Bank of Canada to hike interest rates again in Bid to tame inflation
The Bank of Canada is widely expected to hike its benchmark interest rate by a quarter percentage point on Wednesday, bringing it to 5%. This would be the central bank’s third consecutive rate hike and its highest policy rate since 2007.
The decision to raise rates comes as inflation in Canada remains stubbornly high. The consumer price index rose 7.7% in May year-over-year, the highest level in nearly 40 years. The Bank of Canada has said it is committed to bringing inflation back to its 2% target, and it believes that raising rates will help to do that.
However, there are concerns that the central bank’s aggressive rate hikes could lead to a recession. The economy is already showing signs of slowing, and some economists believe that a rate hike of 5% would be too much, too soon.
The Bank of Canada will release its latest economic projections along with the interest rate decision on Wednesday. These projections will provide more clarity on the central bank’s thinking about the economy and the path of interest rates.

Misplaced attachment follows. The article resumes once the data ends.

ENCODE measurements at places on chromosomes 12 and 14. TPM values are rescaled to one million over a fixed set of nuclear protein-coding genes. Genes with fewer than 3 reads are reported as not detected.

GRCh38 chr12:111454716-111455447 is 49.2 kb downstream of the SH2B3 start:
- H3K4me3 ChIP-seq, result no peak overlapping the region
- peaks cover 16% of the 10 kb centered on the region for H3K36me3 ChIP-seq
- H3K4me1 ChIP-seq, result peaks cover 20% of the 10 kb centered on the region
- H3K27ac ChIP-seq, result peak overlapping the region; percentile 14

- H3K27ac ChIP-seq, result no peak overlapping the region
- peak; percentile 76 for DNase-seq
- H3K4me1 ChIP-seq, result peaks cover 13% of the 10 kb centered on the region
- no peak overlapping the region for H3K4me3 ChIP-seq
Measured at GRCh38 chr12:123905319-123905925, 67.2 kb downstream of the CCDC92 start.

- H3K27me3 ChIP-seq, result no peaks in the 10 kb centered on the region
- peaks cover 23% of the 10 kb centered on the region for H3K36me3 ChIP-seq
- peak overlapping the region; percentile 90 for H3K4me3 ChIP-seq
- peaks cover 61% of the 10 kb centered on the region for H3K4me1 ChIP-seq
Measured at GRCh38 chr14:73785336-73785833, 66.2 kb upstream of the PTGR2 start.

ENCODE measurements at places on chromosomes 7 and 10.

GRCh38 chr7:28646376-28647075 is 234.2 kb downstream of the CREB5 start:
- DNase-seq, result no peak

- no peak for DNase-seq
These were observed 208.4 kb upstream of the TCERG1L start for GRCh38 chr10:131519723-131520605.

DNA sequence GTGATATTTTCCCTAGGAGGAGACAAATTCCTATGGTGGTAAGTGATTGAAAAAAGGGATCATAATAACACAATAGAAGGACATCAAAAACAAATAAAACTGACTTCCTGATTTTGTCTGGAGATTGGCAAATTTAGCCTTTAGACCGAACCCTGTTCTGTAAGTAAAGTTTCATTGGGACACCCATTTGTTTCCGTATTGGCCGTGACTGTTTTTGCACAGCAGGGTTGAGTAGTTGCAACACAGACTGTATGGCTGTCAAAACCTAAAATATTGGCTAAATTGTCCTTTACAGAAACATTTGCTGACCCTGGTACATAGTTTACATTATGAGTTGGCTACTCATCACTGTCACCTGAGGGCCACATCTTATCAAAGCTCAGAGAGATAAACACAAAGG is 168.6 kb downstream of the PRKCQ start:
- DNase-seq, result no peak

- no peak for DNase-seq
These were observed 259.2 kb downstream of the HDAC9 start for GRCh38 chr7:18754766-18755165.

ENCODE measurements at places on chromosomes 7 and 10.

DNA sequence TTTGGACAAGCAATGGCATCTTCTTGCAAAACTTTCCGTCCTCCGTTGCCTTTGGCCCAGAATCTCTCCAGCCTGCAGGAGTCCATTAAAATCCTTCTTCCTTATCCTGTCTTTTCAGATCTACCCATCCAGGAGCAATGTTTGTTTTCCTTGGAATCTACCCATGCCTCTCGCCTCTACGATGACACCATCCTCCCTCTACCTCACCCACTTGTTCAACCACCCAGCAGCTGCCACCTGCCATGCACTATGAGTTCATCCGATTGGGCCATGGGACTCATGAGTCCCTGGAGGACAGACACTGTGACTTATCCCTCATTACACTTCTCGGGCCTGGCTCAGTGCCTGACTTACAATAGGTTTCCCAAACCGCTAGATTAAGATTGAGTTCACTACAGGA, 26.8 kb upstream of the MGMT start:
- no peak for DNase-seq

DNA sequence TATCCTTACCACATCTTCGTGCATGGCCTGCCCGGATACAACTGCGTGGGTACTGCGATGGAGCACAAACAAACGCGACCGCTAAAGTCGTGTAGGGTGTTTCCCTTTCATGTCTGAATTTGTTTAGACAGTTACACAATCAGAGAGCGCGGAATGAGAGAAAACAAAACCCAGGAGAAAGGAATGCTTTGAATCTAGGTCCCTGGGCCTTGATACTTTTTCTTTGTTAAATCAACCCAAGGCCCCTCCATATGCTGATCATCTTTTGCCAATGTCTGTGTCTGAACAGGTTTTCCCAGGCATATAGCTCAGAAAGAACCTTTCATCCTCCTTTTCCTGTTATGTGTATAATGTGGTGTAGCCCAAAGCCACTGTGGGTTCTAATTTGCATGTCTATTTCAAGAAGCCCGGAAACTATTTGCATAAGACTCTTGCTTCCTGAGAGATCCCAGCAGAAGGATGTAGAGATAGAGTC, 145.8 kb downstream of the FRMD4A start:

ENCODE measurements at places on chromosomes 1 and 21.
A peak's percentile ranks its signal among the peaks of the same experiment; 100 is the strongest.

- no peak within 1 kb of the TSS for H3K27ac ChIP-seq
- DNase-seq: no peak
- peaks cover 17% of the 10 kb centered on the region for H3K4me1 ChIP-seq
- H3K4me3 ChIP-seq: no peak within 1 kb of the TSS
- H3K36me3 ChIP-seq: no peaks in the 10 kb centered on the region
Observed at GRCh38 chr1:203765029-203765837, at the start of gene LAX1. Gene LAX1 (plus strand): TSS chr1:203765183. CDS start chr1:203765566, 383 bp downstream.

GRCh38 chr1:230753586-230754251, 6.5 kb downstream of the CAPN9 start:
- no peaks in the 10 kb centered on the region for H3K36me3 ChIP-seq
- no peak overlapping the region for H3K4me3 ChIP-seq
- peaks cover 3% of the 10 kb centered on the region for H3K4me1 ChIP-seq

In addition to raising rates, the Bank of Canada is also taking other steps to try to cool inflation. These include selling government bonds in the open market, which helps to push up interest rates on longer-term loans.
The Bank of Canada is facing a difficult challenge in trying to balance the need to bring down inflation with the risk of a recession. It will be interesting to see how the central bank navigates this challenge in the coming months.
- The article provides more detail about the economic conditions that are leading the Bank of Canada to raise interest rates.
- The article discusses the potential risks of a recession and the steps that the Bank of Canada is taking to try to prevent one.
- The article provides more context about the Bank of Canada’s decision-making process, and the factors that it will consider when making its next interest rate decision.